BY ALEX BALUKU
UNITED NATIONS, September 14, 2023 – In a historic move, the African Union (AU) has been granted permanent membership in the Group of Twenty (G20), garnering praise and commendation from the United Nations (UN). This significant development, announced during the G20 summit in Delhi, India, positions the AU as a pivotal voice on global issues alongside established G20 members.
The G20, which collectively represents approximately 85% of global GDP, 75% of global trade, and comprises two-thirds of the world’s population, has expanded its membership to encompass the AU, elevating the continent’s role in shaping international policies.
Stéphane Dujarric, Spokesperson for the Secretary-General of the UN, warmly welcomed this historic decision, stating, “This is a reflection of Africa’s growing influence and importance on the global stage.” He further emphasized the significance of correcting historical imbalances, remarking, “When much of the existing international multilateral architecture was built, most of Africa was still colonized and did not have an opportunity to have their voices heard. This is another step towards correcting that imbalance.”
Africa’s Enhanced Voice and Influence
The inclusion of the AU as a permanent member of the G20 heralds a new era of African representation in international forums. Until now, South Africa was the sole African nation at the G20 table, but this expansion provides the entire continent with a platform to address pressing global issues.
Kenya’s President, William Ruto, hailed the decision, highlighting the positive impact it will have on Africa’s visibility and influence on the world stage. Given that many of the world’s most critical challenges disproportionately affect some of the poorest nations, which are predominantly found in Africa, the continent’s enhanced presence is particularly crucial.
African Leadership in Climate Action
One area where Africa’s amplified voice is vital is in addressing climate change, a challenge that hits the continent hard, despite contributing only a fraction of global emissions. Climate-related issues have a profound impact on Africa’s food security, ecosystems, and economies, exacerbating existing vulnerabilities. Moreover, the increased risk of conflict over dwindling resources is a growing concern, as highlighted by the World Meteorological Organization.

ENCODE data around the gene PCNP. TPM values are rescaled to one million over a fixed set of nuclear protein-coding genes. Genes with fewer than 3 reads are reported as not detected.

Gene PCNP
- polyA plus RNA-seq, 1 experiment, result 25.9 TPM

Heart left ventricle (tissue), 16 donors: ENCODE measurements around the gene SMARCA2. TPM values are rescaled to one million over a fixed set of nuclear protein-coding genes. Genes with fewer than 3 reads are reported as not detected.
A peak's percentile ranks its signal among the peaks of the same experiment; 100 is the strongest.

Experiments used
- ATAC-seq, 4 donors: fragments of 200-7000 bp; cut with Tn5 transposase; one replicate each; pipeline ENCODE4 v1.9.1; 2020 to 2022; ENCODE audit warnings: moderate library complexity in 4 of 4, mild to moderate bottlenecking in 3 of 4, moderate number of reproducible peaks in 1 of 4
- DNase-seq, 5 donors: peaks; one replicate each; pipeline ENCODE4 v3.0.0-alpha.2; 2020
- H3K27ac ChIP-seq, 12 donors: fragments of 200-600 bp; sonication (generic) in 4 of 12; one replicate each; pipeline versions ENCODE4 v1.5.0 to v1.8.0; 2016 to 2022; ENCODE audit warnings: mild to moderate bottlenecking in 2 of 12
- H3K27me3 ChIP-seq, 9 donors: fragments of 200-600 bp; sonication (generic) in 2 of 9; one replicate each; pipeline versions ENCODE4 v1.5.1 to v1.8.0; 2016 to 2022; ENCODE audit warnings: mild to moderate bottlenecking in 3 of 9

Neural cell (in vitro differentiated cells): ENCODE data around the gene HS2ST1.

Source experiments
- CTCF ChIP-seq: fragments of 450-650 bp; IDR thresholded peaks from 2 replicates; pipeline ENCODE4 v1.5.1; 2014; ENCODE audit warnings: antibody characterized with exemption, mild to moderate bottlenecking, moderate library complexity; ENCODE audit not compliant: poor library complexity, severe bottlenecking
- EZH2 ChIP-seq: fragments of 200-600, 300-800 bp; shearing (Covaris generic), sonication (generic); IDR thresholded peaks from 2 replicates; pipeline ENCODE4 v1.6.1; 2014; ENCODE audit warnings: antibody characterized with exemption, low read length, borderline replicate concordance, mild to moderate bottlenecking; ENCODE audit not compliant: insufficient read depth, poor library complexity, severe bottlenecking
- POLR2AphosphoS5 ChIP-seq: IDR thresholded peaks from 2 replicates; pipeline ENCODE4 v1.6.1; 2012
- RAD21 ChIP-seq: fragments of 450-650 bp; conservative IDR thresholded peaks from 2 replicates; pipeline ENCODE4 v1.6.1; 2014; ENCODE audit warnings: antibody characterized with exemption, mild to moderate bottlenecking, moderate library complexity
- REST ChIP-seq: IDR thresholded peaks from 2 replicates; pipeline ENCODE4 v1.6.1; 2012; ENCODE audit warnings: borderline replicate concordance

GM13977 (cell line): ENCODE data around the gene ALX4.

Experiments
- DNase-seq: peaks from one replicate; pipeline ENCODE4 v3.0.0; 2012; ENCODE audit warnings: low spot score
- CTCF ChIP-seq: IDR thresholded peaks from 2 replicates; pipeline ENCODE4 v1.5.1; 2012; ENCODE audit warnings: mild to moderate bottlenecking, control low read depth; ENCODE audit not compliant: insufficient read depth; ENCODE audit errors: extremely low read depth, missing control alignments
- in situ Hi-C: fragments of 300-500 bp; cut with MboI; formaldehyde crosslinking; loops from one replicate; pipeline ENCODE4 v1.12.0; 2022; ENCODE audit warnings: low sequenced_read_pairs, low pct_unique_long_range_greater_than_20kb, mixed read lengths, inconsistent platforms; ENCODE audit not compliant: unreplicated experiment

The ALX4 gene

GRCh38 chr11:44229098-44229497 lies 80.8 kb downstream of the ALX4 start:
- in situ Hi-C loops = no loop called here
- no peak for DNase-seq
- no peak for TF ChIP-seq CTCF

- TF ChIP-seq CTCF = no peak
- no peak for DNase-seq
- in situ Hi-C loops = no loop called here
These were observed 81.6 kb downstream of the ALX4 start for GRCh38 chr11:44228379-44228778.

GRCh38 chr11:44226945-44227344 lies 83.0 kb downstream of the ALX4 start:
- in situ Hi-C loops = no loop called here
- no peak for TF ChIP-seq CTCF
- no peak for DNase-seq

Climate change and environmental-related risks remain at the forefront of global concerns, as revealed in the World Economic Forum’s Global Risks Report 2023, where six of the top ten perceived risks over the next decade are linked to climate and the environment.
South African President Cyril Ramaphosa underlined the significance of Africa’s inclusion, noting, “As African and other developing economy countries, we face the task of meeting our climate commitments in the midst of significant developmental challenges like poverty, inequality, and unemployment.” He stressed the importance of addressing climate change, environmental degradation, unsustainable consumption, production, and resource scarcity collectively and with solidarity.
G20 Evolves into G21
With the inclusion of the African Union, the G20 has transformed into the G21, underscoring the increasing recognition of Africa’s role in shaping global governance. The AU represents 55 member states, contributing a combined GDP of $3 trillion and a population of 1.4 billion people.
This evolution of the G20 into a more inclusive forum sends a powerful message about the necessity of global collaboration in addressing shared challenges. It also signals a commitment to hearing the voices and concerns of all regions, particularly those historically underrepresented in international decision-making processes.
As Africa’s role in global affairs continues to expand, leaders from the continent will play a pivotal role in shaping policies that address pressing issues such as climate change, poverty alleviation, inequality reduction, and sustainable development. The AU’s permanent membership in the G20 represents a milestone in advancing the global agenda and fostering greater equity and cooperation on the world stage.